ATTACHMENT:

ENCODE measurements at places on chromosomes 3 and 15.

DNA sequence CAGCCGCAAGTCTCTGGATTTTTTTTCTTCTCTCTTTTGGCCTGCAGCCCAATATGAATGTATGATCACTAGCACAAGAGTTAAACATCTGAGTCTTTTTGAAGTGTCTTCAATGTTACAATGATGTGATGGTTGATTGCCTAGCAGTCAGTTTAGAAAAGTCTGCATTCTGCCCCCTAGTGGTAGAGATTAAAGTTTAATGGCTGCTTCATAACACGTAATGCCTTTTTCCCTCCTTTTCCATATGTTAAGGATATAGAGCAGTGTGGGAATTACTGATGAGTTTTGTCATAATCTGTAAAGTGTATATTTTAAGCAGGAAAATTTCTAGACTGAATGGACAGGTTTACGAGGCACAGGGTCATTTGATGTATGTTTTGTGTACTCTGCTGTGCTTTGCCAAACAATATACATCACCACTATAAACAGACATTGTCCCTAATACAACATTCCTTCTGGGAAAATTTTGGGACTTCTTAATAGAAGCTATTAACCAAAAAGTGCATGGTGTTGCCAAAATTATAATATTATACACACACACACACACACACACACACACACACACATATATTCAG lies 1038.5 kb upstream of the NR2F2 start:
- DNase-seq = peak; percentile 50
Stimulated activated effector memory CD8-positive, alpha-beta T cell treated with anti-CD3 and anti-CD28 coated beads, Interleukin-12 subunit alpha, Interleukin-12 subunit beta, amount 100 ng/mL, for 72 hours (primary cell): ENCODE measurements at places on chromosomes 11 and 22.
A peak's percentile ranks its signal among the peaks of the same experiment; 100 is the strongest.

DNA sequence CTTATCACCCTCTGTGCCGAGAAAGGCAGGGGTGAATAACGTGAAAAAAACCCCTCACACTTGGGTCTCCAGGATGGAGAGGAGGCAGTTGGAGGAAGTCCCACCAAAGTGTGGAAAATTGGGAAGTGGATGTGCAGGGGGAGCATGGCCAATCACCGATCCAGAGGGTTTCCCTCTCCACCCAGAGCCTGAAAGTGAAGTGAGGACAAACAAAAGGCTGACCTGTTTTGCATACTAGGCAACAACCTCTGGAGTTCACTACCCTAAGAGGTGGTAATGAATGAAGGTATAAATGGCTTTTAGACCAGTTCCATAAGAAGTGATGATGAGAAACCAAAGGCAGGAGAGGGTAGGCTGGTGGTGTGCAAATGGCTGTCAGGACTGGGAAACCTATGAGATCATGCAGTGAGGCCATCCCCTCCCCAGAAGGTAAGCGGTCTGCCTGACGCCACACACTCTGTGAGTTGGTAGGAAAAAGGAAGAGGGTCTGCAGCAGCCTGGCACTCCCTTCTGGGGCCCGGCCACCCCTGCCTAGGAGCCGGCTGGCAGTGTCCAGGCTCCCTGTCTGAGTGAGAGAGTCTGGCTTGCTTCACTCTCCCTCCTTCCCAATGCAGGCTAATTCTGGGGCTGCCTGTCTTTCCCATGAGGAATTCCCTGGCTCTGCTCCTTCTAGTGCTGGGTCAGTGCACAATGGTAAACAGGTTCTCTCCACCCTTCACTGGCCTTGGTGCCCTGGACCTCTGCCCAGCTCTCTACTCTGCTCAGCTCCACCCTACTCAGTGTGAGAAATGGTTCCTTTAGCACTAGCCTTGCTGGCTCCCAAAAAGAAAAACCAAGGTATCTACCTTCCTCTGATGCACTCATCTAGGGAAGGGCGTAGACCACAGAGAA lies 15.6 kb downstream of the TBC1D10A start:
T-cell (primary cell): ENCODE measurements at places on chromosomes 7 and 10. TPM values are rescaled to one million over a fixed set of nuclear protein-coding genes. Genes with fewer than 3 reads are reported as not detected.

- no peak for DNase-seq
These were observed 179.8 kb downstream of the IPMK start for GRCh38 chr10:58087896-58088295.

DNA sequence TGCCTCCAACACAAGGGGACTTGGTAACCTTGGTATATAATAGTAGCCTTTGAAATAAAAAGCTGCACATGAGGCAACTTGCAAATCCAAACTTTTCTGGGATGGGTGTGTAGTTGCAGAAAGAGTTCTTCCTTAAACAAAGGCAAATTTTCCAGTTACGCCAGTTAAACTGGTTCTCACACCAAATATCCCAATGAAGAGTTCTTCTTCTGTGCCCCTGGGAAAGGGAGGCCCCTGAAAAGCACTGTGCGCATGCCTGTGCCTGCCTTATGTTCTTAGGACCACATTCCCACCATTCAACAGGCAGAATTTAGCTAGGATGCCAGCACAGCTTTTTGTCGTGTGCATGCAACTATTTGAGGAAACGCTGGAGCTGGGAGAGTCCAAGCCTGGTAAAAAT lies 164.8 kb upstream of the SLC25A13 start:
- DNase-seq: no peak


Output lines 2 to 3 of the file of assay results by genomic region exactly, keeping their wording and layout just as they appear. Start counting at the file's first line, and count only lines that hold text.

DNA sequence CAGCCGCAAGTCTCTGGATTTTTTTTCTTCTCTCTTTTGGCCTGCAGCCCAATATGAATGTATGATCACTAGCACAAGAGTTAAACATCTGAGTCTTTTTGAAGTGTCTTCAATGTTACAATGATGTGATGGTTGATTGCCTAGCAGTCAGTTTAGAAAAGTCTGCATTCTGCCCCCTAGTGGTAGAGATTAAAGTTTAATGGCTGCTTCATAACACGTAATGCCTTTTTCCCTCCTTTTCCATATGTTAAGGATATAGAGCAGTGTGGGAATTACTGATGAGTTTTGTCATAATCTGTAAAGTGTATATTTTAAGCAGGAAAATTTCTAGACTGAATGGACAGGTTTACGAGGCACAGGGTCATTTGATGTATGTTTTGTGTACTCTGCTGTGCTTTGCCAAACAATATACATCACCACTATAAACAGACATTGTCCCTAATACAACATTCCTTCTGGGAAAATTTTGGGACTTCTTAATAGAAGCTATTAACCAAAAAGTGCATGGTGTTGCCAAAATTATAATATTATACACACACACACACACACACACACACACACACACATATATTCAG lies 1038.5 kb upstream of the NR2F2 start:
- DNase-seq = peak; percentile 50